For instance, when the NADB recognised the urgent need for constructing and improving environmental infrastructure in the US-Mexico border area, especially on the Mexican side, it engaged with the US Environmental Protection Agency to locate and establish appropriate mechanisms for channelling funds to projects in Mexico. The EPA was unable to provide funds through direct transfers to Mexico, as these would have qualified as foreign aid provision, subject to review by the US Congress. Instead, the EPA courted controversy through the partial funding of projects in Mexico through NADB, asserting that without US investment in Mexican wastewater infrastructure, the bodies of water along the shared border would become extremely polluted and present health risks to people on both sides. Meanwhile, the NADB lobbied the Mexican and US federal and state governments to expand the geographic area in which it operates from 100 km north and south of the US-Mexico border to 300 km to the south. Both initiatives were successful.

Challenges and Responses

The entrepreneurial attitude of the regional institutions has implemented the provisions of the NAFTA’s environmental agreements in ways which could not have been achieved by rigid and passive bilateral cooperation mechanisms and structures. But, despite this achievement, the institutional budgets have been reduced by national governments, compromised operations and ability to fulfil mandates amid increased needs for funding of infrastructure projects. The failure to provide adequate funds under the Obama Administration put capacities in question and this is likely to worsen under Trump and a Republican-controlled Congress.

The lack of familiarity with these organisations has shielded them from some of the negative attention — and thus proposed cuts — cast upon other environmental agencies in the US, such as the EPA, and US-backed international programs. But the institutions and their officials are not counting on this hiding in the shadows.

In February, Representative Ruben Hinojosa (D-Tex.) introduced the North American Development Bank General Capital Increase Authorization Act to appropriate $1.5 billion from the US Government to fund the Bank’s activities and projects. Mexico has already confirmed that it will provide matching funding. It is a long shot: according to GovTrack and Spokos Labs the bill has only 1% chance of being enacted.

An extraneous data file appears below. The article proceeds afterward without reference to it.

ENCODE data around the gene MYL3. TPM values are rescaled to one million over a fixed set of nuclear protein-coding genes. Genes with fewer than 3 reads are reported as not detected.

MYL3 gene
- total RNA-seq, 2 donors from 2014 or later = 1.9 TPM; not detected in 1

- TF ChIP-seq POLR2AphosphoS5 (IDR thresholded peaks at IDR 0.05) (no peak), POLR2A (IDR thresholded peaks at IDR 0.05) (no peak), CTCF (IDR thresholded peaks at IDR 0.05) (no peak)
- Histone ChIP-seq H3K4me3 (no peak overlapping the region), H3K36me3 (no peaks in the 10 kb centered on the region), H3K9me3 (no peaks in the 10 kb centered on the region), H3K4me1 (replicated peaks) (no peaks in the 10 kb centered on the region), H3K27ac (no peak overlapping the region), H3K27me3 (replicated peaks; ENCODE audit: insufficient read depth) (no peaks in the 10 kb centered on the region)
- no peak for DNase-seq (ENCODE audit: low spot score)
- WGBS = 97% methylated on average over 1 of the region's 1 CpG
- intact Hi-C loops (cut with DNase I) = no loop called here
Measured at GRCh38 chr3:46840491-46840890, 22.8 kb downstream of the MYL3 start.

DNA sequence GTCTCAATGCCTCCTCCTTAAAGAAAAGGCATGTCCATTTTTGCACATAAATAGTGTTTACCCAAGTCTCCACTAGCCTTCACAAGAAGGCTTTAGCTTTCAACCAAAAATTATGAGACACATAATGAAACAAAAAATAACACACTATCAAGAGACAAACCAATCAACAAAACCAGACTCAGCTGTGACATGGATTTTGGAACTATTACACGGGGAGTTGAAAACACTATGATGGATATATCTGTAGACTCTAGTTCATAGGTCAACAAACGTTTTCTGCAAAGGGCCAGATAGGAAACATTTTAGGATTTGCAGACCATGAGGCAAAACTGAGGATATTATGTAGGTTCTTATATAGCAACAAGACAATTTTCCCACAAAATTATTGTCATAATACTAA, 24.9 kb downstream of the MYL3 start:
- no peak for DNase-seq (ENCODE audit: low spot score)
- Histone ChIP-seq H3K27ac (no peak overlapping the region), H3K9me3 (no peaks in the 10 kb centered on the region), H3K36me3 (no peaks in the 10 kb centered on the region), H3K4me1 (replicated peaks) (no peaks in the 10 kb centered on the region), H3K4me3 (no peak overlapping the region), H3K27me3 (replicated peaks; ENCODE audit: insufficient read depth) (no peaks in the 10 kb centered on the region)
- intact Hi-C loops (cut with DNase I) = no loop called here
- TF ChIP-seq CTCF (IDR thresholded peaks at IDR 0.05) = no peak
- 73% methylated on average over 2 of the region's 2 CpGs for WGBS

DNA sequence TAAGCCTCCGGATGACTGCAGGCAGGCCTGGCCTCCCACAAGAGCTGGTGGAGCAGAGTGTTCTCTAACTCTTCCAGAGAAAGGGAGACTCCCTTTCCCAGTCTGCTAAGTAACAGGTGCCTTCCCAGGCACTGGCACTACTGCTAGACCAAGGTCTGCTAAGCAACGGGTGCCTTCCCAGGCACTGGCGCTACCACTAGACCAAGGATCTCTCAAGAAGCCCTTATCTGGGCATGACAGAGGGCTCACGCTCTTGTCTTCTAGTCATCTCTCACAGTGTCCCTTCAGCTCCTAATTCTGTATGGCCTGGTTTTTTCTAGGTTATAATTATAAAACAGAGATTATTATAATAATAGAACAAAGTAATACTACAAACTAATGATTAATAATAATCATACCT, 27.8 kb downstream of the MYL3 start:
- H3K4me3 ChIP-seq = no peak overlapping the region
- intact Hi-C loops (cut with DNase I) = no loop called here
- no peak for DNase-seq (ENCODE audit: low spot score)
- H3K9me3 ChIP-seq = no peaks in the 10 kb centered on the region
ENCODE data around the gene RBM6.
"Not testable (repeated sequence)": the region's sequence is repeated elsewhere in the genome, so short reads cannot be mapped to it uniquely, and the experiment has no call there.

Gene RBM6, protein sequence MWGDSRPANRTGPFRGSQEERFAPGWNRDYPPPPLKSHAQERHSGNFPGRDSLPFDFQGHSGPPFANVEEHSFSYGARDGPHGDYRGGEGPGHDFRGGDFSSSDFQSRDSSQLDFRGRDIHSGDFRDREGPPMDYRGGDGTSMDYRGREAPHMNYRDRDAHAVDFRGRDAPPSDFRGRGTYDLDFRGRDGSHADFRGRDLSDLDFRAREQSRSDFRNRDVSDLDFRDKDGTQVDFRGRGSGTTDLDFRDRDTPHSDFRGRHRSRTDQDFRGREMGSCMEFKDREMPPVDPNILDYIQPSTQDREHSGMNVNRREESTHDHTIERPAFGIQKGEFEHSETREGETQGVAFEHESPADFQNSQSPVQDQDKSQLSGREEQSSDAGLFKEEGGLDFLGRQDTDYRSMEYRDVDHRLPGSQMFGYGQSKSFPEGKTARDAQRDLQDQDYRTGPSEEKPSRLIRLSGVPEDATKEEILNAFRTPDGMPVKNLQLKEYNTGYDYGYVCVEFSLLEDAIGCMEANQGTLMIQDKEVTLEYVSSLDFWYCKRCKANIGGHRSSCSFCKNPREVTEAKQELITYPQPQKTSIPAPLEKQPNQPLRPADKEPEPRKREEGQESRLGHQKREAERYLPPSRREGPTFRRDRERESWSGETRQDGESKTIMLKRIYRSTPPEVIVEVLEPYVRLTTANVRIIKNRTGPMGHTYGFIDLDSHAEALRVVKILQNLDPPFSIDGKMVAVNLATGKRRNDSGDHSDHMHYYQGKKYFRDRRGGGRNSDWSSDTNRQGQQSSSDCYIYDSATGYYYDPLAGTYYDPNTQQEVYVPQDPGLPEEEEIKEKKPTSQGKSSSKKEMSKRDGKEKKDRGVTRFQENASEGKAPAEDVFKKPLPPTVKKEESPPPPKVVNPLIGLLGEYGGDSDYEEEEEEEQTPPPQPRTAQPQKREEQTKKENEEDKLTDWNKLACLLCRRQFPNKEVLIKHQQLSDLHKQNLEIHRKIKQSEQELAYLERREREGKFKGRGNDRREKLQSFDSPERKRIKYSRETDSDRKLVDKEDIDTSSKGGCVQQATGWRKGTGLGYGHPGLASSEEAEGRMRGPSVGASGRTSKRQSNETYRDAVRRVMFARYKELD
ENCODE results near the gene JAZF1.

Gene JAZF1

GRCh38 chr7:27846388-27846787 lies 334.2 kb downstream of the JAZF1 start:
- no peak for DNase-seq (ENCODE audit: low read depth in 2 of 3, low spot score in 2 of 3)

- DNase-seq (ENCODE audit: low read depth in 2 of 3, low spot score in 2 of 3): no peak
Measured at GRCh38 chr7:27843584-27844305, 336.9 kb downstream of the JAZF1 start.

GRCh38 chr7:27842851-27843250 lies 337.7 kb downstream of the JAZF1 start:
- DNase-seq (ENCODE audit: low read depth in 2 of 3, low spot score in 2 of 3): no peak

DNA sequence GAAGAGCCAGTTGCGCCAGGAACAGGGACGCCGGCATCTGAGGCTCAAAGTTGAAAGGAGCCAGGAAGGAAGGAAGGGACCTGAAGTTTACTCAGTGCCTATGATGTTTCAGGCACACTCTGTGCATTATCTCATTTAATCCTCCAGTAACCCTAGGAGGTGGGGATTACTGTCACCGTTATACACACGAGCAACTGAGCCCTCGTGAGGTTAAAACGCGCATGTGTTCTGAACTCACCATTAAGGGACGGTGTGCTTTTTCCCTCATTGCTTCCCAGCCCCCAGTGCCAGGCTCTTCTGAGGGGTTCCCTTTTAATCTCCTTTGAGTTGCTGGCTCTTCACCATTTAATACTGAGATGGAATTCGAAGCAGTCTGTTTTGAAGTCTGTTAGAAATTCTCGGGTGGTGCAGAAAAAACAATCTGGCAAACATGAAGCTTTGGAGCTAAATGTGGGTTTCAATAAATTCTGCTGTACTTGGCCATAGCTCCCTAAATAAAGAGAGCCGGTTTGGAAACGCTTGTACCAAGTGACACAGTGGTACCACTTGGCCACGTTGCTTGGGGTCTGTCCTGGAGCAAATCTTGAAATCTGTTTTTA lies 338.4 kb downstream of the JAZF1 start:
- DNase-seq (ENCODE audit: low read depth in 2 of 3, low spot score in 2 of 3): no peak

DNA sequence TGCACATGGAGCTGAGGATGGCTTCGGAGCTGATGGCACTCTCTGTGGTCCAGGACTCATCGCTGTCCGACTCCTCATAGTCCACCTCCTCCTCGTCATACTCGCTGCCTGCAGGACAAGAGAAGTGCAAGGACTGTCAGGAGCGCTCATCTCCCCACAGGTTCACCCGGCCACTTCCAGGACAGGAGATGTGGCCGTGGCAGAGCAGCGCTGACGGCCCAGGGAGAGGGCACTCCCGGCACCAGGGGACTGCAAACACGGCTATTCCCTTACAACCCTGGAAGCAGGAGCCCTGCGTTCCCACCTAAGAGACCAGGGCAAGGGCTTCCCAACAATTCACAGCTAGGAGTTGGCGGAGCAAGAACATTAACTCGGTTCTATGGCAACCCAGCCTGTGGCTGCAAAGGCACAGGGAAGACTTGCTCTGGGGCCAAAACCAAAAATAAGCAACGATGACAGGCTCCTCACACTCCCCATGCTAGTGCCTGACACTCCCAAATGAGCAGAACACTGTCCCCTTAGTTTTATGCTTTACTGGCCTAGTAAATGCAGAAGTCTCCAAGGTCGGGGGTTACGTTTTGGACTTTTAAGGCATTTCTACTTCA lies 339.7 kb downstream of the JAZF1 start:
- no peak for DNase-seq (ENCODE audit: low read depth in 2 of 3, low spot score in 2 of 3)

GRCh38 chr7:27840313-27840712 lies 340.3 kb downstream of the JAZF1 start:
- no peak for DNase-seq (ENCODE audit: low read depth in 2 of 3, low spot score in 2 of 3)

Mexico has taken up the challenge of the continued existence and operation of the North American institutions. In March 2017, Gerónimo Gutiérrez Fernández, the former Managing Director at the NADB since 2010, was appointed as Mexico’s Ambassador to the US. Gutiérrez Fernández notes that national “governments are careful — even reluctant — to broach the creation of new international institutions, especially if they imply money, permanent staff and physical offices”. He considers that “the manner in which both governments approach their shared challenges in the border region is reflected in the overall bilateral agenda and frequently shapes public opinion on the bilateral relationship”.

Anticipating the changed context, the NADB’s and BECC’s Boards of Directors have decided to secure the future of the two institutions by merging them by the end of the year. The boards have already appointed the first chief environmental officer of the new institution, which will continue under the name North American Development Bank.

Members of the Commission for Environmental Cooperation, the most prominent North American environmental institution, are also responding. Eric Dannenmaier –the recently-elected Chair of the CEC’s Joint Public Advisory Committee, says: “I trust that Mr. Trump has the insight to take regional trade and environmental concerns seriously, and to recognise that the social issues he championed as a candidate are best managed through careful research, respectful dialogue and close cooperation.”

The risk is that such trust is misplaced. Trump’s negative comments about NAFTA and US-Mexico (and now on occasion US-Canada) cooperation suggest that the North American cooperation and institutions will be reviewed in their entirety and most likely defunded by the US. Dannenmaier and Gutiérrez Fernández may reach out to environmental officials of the Trump administration. But with a US President set whose campaign ran on the promise of abolishing the EPA, it is uncertain whether anyone will be on the other side of the table.